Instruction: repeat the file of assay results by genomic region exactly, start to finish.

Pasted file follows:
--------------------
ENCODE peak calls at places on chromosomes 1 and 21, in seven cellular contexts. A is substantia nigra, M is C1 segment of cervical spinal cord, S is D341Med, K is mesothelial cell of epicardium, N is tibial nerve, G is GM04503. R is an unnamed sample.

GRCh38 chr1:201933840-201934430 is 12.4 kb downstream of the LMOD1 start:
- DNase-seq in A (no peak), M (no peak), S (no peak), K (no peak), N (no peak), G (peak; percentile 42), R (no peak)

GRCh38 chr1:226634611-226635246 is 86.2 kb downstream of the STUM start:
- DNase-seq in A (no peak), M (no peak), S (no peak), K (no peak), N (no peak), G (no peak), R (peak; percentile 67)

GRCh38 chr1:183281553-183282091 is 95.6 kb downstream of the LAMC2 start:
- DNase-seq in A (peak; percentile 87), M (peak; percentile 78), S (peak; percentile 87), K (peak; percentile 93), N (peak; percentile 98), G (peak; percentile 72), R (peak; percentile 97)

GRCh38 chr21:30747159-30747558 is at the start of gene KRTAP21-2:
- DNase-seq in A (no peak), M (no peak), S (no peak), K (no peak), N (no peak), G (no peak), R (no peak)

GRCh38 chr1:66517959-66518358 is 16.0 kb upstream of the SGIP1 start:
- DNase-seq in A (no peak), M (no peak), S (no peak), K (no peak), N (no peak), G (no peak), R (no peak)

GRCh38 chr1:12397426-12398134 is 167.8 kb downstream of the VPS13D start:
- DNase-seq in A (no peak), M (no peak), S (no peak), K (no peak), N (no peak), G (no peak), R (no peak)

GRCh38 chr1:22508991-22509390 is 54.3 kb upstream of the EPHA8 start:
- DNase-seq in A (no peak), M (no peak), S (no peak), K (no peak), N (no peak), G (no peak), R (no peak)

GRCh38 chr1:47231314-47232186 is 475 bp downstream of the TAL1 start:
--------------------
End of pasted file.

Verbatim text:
ENCODE peak calls at places on chromosomes 1 and 21, in seven cellular contexts. A is substantia nigra, M is C1 segment of cervical spinal cord, S is D341Med, K is mesothelial cell of epicardium, N is tibial nerve, G is GM04503. R is an unnamed sample.

GRCh38 chr1:201933840-201934430 is 12.4 kb downstream of the LMOD1 start:
- DNase-seq in A (no peak), M (no peak), S (no peak), K (no peak), N (no peak), G (peak; percentile 42), R (no peak)

GRCh38 chr1:226634611-226635246 is 86.2 kb downstream of the STUM start:
- DNase-seq in A (no peak), M (no peak), S (no peak), K (no peak), N (no peak), G (no peak), R (peak; percentile 67)

GRCh38 chr1:183281553-183282091 is 95.6 kb downstream of the LAMC2 start:
- DNase-seq in A (peak; percentile 87), M (peak; percentile 78), S (peak; percentile 87), K (peak; percentile 93), N (peak; percentile 98), G (peak; percentile 72), R (peak; percentile 97)

GRCh38 chr21:30747159-30747558 is at the start of gene KRTAP21-2:
- DNase-seq in A (no peak), M (no peak), S (no peak), K (no peak), N (no peak), G (no peak), R (no peak)

GRCh38 chr1:66517959-66518358 is 16.0 kb upstream of the SGIP1 start:
- DNase-seq in A (no peak), M (no peak), S (no peak), K (no peak), N (no peak), G (no peak), R (no peak)

GRCh38 chr1:12397426-12398134 is 167.8 kb downstream of the VPS13D start:
- DNase-seq in A (no peak), M (no peak), S (no peak), K (no peak), N (no peak), G (no peak), R (no peak)

GRCh38 chr1:22508991-22509390 is 54.3 kb upstream of the EPHA8 start:
- DNase-seq in A (no peak), M (no peak), S (no peak), K (no peak), N (no peak), G (no peak), R (no peak)

GRCh38 chr1:47231314-47232186 is 475 bp downstream of the TAL1 start: